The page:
1923-1947: In 1923, the British divided Palestine into two administrative districts. Jews would be permitted only west of the Jordan River. The British had allocated 75% of the originally proposed Jewish Palestinian homeland to lay the seeds of what would become in 1946 the Arab Palestinian Nation of “Trans-Jordan,” meaning: “across the Jordan River.” The Palestinian Arabs now had their “Arab Palestinian” homeland. The remaining 25% of Palestine (now WEST of the Jordan River) was to be the Jewish Palestinian homeland. However, the Arab population was determined to claim all of Palestine for itself, and wanted to “drive the Jews into the sea.”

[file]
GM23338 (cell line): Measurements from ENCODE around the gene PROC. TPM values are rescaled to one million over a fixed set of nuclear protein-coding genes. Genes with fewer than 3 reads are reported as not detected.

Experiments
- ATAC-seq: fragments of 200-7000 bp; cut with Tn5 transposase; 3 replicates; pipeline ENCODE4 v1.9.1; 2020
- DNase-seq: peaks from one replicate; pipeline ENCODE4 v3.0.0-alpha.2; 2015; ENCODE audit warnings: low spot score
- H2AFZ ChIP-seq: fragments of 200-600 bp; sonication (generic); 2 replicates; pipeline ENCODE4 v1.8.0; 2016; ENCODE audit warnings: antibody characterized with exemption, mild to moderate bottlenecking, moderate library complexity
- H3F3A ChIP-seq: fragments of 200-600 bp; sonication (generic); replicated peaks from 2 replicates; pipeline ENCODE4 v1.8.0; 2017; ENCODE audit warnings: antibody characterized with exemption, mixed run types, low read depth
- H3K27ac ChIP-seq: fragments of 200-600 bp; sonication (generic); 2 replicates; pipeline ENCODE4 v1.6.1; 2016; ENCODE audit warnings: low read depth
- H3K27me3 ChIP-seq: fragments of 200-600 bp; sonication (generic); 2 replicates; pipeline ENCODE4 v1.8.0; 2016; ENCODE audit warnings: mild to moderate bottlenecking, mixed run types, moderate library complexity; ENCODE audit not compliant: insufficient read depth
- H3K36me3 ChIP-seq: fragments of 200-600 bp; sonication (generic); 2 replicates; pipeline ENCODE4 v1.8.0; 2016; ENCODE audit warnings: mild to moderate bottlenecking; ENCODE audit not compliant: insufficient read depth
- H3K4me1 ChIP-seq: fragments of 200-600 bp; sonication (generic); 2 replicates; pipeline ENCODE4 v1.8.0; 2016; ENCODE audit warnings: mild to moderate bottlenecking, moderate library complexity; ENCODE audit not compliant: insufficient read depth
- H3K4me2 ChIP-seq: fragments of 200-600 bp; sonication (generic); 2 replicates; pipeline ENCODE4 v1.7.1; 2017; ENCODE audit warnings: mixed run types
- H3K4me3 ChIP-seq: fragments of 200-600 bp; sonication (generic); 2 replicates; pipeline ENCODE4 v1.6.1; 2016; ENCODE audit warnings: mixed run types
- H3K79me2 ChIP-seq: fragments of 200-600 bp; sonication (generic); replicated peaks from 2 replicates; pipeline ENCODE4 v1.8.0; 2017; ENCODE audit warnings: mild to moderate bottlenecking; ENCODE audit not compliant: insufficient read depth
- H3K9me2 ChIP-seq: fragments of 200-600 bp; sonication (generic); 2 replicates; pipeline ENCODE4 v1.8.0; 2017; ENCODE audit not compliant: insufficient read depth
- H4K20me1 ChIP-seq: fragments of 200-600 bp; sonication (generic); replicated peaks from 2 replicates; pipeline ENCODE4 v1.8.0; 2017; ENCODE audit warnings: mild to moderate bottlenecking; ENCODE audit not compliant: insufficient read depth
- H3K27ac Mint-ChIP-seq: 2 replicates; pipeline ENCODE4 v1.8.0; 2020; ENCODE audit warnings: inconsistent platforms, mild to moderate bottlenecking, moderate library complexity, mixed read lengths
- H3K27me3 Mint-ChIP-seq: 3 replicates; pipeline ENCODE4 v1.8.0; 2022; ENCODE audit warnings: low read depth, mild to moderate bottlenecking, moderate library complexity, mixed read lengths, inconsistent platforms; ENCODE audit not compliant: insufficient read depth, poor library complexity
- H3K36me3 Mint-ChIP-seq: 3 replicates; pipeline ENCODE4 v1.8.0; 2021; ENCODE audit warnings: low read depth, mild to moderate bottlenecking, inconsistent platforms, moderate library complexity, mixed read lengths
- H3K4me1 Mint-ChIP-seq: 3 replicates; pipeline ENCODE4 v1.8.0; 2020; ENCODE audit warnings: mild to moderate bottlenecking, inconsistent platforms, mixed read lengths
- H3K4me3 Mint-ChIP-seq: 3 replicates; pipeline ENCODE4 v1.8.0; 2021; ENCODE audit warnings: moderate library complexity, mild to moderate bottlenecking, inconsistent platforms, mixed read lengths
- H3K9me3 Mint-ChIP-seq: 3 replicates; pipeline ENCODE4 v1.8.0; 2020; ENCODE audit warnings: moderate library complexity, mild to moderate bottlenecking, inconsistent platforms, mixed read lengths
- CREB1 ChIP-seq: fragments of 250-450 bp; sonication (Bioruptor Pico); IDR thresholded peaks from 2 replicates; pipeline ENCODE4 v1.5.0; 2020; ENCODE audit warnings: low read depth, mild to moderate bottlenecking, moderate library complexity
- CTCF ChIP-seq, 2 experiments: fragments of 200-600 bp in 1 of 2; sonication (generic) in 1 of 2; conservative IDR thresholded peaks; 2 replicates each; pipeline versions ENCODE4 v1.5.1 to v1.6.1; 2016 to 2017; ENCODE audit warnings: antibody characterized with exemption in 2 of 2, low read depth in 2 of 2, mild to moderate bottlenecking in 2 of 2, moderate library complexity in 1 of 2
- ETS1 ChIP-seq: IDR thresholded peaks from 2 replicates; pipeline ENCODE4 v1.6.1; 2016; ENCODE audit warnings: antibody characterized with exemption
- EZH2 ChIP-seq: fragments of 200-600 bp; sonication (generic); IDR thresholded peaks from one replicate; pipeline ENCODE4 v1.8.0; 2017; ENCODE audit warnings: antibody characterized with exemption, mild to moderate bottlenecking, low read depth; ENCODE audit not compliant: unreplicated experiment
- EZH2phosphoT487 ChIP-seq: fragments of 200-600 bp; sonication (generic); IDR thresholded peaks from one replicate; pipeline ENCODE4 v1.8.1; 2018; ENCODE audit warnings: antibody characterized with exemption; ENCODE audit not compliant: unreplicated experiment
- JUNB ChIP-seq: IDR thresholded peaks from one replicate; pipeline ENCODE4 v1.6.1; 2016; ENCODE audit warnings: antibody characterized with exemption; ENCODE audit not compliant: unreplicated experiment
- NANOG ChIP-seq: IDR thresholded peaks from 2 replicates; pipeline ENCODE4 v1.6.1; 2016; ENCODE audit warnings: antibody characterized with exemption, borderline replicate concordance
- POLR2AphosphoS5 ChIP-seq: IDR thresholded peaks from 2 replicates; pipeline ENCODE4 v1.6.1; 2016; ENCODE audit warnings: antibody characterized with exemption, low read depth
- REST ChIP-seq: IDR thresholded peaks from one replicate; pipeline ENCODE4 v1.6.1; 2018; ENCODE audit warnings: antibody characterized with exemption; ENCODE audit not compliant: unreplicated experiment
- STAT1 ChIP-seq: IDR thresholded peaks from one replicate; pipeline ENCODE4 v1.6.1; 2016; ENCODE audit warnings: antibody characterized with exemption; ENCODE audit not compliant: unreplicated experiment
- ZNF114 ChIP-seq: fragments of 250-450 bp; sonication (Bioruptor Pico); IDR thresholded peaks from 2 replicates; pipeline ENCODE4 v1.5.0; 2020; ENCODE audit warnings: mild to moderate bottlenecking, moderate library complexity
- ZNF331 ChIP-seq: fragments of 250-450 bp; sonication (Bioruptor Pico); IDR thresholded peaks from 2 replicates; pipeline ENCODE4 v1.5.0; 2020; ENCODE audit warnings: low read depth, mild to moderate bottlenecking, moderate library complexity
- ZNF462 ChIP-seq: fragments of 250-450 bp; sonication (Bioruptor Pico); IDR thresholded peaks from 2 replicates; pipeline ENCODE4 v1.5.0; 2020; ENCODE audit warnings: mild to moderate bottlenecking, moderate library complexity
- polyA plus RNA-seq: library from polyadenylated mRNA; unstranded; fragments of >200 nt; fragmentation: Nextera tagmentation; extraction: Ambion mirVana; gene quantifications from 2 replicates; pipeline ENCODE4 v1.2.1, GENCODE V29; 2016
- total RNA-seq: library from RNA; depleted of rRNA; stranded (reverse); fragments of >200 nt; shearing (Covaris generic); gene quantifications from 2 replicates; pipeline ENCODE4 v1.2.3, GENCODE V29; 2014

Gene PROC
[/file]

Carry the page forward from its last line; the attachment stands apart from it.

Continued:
Encouraged and incited by growing Arab nationalism throughout the Middle East, the Arabs of that small remaining Palestinian territory west of the Jordan River launched incessant terrorist attacks upon the Jewish Palestinians in an effort to drive them out. The British at first tried to maintain order but soon (due to the large oil deposits being discovered throughout the Arab Middle East) turned a blind eye. It became obvious to the Palestinian Jews that they must fight the Arabs AND drive out the British.
1947-1948: The Palestinian Jews, forced to form an organized defense against the Arabs, formed the Hagana, the beginnings of the Israeli Defense Forces [IDF]. There was also a Jewish underground called the Irgun, led by Menachem Begin (who later became Prime Minister of Israel). Besides fighting the Arabs, the Irgun was instrumental in driving out the pro-Arab British. Finally, in 1947 the British turned the Palestine matter over to the United Nations.